Since 1989, Kidpower has been helping people of all ages and abilities to change habits of using weak, rude, or other ineffective behavior to habits of using powerful and respectful behavior in their relationships with others, with themselves, and with the world around them. We have seen again and again how people change their behavior more from what they DO than from what they are told to do or wish they would do.
Kidpower’s Positive Practice™ Teaching Method provides rehearsal with in-the-moment coaching so that our students are successful in dealing with problems with people in very specific situations that are directly relevant to each person’s age, abilities, and life situation. Success creates a foundation for more success when learning to act effectively under pressure.
For example, many people, especially girls and women, have the habit of being “pleasers” and asking questions instead of setting boundaries. They will be less likely to have bad experiences and more likely to have better relationships if they develop the habit of sounding and looking like they mean what they are saying.
If someone has the habit of saying”Please stop, okay?” in a sweet questioning voice, we show how this is not very effective in getting someone to listen. Instead, we give students practice in saying “Please STOP!” using a strong voice and clear body language when telling a friend, acquaintance, authority figure, or family member to stop messing up their hair, pushing them, poking them, kissing them when they don’t want to be kissed, or pressuring them to do something unsafe.
Other people need to change the habit of sounding and acting angry or rude when they want to set boundaries, which is likely to make the problem worse rather than better. They need to develop the habit of acting powerful and respectful even when they feel indignant, upset, annoyed, anxious, or afraid.
We give these students practice in staying firm, calm, and respectful while setting boundaries in situations that are personally relevant – such as a neighbor yelling at you for breaking a glass, a child running around wildly in a store, a boss demanding that you stay late when you have another commitment, or a family member saying something insulting.
We also work on developing the habit of persistence instead of the habit of giving up. Because most people dislike being told what to do, they are likely to have a negative reaction at first when someone sets a boundary. For this reason, we give students practice in persisting in setting effective boundaries using different kinds of strategies even when the other person is very defensive, uses emotional coercion, or refuses to accept the boundary.
To give a personal example, successful skills practice can also help to change a habit of negative self-talk to a habit of positive self-talk. I used to have the habit of picking on myself for my squeaky voice. My voice is somewhat better after a lot of work but still basically squeaky, which is embarrassing for a self-defense instructor. Even though we practice with our students how to protect their feelings from the unkind things others say to them or they say to themselves by throwing hurtful messages away and replacing them with positive messages, I still found this hard to do for myself.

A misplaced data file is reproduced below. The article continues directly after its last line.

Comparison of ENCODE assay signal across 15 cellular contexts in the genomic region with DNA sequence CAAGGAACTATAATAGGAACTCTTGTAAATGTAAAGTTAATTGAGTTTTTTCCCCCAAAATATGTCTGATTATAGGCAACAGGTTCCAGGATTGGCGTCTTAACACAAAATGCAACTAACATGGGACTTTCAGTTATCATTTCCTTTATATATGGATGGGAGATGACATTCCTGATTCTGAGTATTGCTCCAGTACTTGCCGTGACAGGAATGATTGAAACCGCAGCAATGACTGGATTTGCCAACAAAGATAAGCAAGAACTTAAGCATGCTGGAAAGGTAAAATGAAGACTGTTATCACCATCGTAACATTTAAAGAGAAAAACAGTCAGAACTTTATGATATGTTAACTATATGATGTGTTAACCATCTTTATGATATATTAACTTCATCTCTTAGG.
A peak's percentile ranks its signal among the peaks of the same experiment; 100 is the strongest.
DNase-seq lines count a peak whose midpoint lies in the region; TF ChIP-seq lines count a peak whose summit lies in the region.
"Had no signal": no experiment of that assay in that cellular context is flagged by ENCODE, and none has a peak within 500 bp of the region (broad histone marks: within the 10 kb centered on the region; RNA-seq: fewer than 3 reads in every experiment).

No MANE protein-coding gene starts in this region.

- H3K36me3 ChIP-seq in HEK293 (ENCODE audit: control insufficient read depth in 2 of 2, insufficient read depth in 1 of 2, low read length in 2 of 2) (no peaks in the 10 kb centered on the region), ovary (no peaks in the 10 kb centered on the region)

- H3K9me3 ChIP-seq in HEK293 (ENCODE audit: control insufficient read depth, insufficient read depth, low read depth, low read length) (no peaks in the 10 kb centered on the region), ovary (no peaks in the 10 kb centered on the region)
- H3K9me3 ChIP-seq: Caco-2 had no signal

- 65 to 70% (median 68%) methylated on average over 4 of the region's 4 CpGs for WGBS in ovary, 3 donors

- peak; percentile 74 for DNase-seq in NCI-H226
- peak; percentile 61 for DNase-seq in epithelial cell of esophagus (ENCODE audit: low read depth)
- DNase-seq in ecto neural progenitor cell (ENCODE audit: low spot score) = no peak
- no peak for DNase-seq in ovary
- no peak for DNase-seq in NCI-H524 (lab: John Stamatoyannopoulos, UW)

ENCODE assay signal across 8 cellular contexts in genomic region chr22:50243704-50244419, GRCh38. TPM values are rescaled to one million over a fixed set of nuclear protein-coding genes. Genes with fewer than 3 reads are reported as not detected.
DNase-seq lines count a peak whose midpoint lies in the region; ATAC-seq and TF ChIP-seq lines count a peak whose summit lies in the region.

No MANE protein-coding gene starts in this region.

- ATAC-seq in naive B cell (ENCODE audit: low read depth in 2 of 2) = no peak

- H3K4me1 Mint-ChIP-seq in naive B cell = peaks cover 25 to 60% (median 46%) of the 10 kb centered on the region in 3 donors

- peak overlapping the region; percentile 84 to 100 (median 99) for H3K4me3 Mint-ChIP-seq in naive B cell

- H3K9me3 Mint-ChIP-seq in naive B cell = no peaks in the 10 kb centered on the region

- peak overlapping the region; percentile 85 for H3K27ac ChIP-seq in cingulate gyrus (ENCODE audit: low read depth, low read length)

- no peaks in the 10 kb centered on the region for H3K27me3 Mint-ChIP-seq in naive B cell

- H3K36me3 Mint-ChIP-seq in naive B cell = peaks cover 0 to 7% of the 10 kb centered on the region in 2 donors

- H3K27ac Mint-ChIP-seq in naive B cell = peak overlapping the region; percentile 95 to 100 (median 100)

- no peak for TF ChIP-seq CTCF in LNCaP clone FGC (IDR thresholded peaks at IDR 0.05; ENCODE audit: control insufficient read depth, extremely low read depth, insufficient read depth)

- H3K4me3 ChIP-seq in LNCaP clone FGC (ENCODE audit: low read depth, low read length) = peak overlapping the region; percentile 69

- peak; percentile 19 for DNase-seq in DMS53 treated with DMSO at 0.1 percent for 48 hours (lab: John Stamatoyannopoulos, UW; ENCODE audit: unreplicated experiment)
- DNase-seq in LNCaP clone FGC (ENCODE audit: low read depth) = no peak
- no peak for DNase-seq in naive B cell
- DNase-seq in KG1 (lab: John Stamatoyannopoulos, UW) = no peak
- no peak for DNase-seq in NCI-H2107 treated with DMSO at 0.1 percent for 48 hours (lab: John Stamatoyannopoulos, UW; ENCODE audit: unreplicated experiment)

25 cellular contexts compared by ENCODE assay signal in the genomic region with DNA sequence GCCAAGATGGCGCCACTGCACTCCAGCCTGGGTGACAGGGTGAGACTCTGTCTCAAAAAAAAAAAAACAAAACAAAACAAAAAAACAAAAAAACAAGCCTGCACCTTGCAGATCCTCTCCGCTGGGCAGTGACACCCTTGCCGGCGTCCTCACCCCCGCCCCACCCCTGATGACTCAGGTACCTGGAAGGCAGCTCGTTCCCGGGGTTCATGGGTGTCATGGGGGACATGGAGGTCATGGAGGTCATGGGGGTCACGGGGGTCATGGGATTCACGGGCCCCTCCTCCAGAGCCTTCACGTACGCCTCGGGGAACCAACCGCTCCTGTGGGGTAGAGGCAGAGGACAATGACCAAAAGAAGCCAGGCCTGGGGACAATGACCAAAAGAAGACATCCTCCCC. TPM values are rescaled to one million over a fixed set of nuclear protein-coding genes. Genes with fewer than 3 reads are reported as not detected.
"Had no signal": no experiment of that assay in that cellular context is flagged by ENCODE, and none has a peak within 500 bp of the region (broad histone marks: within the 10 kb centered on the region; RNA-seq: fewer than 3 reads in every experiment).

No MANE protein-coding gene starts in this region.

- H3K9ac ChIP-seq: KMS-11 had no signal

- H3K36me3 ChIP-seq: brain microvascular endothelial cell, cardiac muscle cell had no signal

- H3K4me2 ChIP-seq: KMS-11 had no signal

Finally, a group of developmentally delayed young adult students asked me if there was a hurtful thing I said to myself that I wanted to throw away – the first time anyone has asked me this question in all of my years of teaching. I said, “I wish I could stop being unhappy about my squeaky voice but I don’t know anything kind to say to myself about that.”
My students consulted with each other and then decided, “Tell yourself, ‘My voice says things that make people happy!'” They made me practice with them right then and there! And do you know what? I’ve finally developed the habit of laughing when I sound squeaky instead of feeling embarrassed ever since!
Kidpower has countless stories from our students – and from our own personal experiences – where one successful practice even in a simulated situation has made a huge difference in changing a habit of using negative or unsafe behavior in dealing with a problem to a habit of using effective, positive and safer behavior from then on. Even when behavior doesn’t change right away, having had this successful experience gives people a basis from which to work towards developing habits such as staying aware, calm, respectful, and confident with each other, themselves, and their world.
Fullpower Boundaries for Adults With People We Know
The Power of Positive Practice™
7 Emotional Safety Techniques from Kidpower
Unsafe Words We Use on Ourselves: Kidpower Skills for Unlearning Negative Self-Talk
Kidpower Teenpower Fullpower International is a global nonprofit leader dedicated to protecting people of all ages and abilities from bullying, violence, and abuse by empowering them with awareness, knowledge, and skills. Since, 1989, Kidpower has served over 2.5 million children, teenagers, and adults, including those with special needs, through its positive and practical workshops, extensive free online Library, consultation, and publications. Instead of using fear to teach about danger, Kidpower makes it fun to learn to be safe! Our K-12 curriculum is used by families, schools, and youth organizations for their own child safety programs. To learn more, please visit www.kidpower.org.
Published: January 11, 2014 | Last Updated: January 11, 2014